For document cluster x, the utility gap \(\varDelta _{U^*_x}\) of two summaries \(s_1\) and \(s_2\) is thus \(\varDelta _{U^*_x}(y_1,y_2) = U^*_x(y_1)U^*_x(y_2)\). As for the ten summary pairs in our user study, we select four pairs with utility gap \({\tilde{\varDelta }} = 1\), three with \({\tilde{\varDelta }} = 3\), two with \({\tilde{\varDelta }} = 5\) and one with \({\tilde{\varDelta }} = 7\), where \({\tilde{\varDelta }} = \varDelta _{U^*_x} \pm .1\) (i.e., a utility gap very close to the predefined gap width). Figure 3 shows two example summary pairs and their \(U^*_x\). As for the five summaries for bigrambased feedback, we select summaries with high utility \(U^*_x\), but ensure that they have low overlap in order simulate the setup AL setup of Avinesh and Meyer (2017).
Usability assessment To evaluate hypothesis H1, we measure the easiness of providing preferences for summaries with two metrics: the average interaction time a participant spends in providing a preference and the participant’s usability rating on the 5point scale. We compare both metrics for preferencebased interaction with bigrambased interaction.
Figure 4 visualises the interaction time and the usability ratings for preference and bigrambased interaction as notched boxplots. Both plots confirm the clear difference between preference and bigrambased feedback for summaries: We measure an average interaction time of 102 s (with standard error \(SE = {4}\) s) for annotating bigrams in a single summary, which is over twice the time spent for providing a preference for a summary pair (43 s, \(SE = {3}\) s). The users identified 7.2 bigrams per summary, which took 14s per bigram on average. As for the usability ratings, providing preferences is rated 3.8 (\(SE = 0.{27}\)) on average (median at 4), while labelling bigrams is rated 2.4 (\(SE = 0.{22}\)) on average (median at 2). These results suggest that humans can more easily provide preferences over summaries than providing pointbased feedback in the form of bigrams.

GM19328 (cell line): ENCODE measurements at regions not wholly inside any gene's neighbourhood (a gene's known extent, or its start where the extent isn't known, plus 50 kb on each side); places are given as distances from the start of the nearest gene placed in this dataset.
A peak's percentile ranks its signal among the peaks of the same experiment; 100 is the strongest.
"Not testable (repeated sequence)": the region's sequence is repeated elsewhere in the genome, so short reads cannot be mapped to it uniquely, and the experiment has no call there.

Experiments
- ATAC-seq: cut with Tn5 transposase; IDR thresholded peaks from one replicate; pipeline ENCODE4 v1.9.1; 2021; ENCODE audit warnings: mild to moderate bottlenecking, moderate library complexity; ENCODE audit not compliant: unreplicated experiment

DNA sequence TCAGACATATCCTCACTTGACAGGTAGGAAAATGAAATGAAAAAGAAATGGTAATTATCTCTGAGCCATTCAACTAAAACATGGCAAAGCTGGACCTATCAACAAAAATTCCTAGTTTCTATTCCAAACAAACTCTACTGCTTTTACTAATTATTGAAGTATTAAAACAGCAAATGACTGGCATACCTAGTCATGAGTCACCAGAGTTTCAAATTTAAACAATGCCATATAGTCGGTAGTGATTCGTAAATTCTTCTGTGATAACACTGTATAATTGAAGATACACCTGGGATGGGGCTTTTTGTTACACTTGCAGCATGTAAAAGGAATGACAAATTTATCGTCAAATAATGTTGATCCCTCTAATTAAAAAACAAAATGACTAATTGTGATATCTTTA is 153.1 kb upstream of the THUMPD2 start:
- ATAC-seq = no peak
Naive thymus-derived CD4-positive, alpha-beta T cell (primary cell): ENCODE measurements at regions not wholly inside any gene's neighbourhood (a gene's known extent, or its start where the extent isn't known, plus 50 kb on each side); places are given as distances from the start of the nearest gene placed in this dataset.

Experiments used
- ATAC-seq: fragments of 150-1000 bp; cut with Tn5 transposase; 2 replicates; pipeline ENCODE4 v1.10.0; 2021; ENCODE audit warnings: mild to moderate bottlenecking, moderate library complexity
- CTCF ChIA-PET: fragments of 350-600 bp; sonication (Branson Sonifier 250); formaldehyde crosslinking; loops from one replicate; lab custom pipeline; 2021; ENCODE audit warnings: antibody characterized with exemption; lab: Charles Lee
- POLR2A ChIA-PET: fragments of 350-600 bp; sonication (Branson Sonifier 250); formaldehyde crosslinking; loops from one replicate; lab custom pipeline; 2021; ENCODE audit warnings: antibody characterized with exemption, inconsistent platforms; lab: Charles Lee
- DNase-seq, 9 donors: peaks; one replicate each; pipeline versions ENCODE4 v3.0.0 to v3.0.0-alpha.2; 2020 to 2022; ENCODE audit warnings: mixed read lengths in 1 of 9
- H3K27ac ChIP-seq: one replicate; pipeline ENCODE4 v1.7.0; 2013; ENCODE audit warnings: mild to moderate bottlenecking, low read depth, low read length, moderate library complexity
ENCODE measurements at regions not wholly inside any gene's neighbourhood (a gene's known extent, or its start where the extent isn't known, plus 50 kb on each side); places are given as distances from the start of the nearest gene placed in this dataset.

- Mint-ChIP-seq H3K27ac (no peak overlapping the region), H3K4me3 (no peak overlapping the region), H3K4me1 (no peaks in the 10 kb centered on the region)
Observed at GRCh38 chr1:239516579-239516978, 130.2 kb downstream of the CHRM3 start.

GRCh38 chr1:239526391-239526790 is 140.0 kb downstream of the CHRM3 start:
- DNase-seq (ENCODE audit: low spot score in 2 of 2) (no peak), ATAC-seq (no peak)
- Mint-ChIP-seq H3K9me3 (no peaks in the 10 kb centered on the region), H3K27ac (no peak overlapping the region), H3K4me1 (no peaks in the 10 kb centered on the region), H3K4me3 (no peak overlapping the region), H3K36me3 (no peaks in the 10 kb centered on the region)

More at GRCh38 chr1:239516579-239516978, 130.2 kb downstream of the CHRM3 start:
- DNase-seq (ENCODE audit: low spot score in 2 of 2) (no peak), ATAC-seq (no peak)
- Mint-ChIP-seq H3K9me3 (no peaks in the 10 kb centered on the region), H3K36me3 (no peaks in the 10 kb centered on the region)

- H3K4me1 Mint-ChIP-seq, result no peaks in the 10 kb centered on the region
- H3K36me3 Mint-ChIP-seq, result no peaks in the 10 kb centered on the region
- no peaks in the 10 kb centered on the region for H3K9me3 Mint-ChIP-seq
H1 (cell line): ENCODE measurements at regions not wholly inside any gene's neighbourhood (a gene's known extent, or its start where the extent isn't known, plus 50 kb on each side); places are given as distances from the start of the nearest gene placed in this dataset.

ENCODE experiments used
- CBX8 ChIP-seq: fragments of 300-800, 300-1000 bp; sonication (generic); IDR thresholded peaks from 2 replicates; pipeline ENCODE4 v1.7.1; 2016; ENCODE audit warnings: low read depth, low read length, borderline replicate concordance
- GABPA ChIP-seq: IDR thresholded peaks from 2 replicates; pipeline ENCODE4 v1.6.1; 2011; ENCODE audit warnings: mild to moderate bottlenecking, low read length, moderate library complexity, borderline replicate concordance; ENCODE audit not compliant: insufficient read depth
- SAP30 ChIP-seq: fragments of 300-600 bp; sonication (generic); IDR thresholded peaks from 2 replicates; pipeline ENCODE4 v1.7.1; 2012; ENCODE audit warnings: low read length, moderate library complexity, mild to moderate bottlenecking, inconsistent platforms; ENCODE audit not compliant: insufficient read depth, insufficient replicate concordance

Reliability assessment To evaluate hypothesis H2, we measure the reliability of the users’ preferences, i.e. the percentage of the pairs in which the user’s preference is the same as the preference induced by \(U^*\). Figure 5 shows the reliability scores for the varying utility gaps employed in our study. The results clearly suggest that, for summary pairs with wider utility gaps, the participants can more easily identify the better summary in the pair, resulting into higher reliability. This observation validates the widergaplessnoise assumption.
Realistic user simulation We observe that the shape of the reliability curves in Fig. 5 is similar to that of the logistic function: when \({\tilde{\varDelta }}\) approaches 0, the reliability scores approaches 0.5 and with the increase of \({\tilde{\varDelta }}\), the reliability asymptotically approaches 1. Hence, we adopt the logistic model proposed by Viappiani and Boutilier (2010) to estimate the real users’ preferences. We term the model logistic noise oracle (LNO): For two summaries \(y_i,y_j \in {\mathcal {Y}}_x\), we assume the probability that a user prefers \(y_i\) over \(y_j\) is:
where m is a realvalued parameter controlling the “flatness” of the curve: higher m yield a flatter curve, which in turn suggests that asking users to distinguish summaries with similar quality causes high noise.
We estimate m based on the observations we made in the user study by maximising the likelihood function:
where u ranges over all users and i ranges over the number of preferences provided by each user. \(y_{i,1}\) and \(y_{i,2}\) are the summaries presented to the user in round n. \(p_u\) is the user’s preference direction function: \(p_u(\langle y_{i,1}, y_{i,2} \rangle )\) equals 1 if \(y_{i,1}\) is preferred by the user over \(y_{i,2}\), and equals 0 otherwise. By letting \({\frac{\partial }{\partial m} {\mathcal {L}}^\mathrm {LNO} (m)} = 0\), we obtain \(m=2.14\). The green curve in Fig. 5 is the reliability curve for the LNO with \(m=2.14\). We find that it fits well with the reliability curves of the real users. As a concrete example, consider the summary pairs in Fig. 3: LNO prefers \(\mathbf Summ _{A,2}\) over \(\mathbf Summ _{A,1}\) with probability .618 and prefers \(\mathbf Summ _{B,1}\) over \(\mathbf Summ _{B,2}\) with probability .914, which is consistent with our observations that 7 out of 12 users prefer \(\mathbf Summ _{A,2}\) over \(\mathbf Summ _{A,1}\), while all users prefer \(\mathbf Summ _{B,1}\) over \(\mathbf Summ _{B,2}\).
Simulation experiments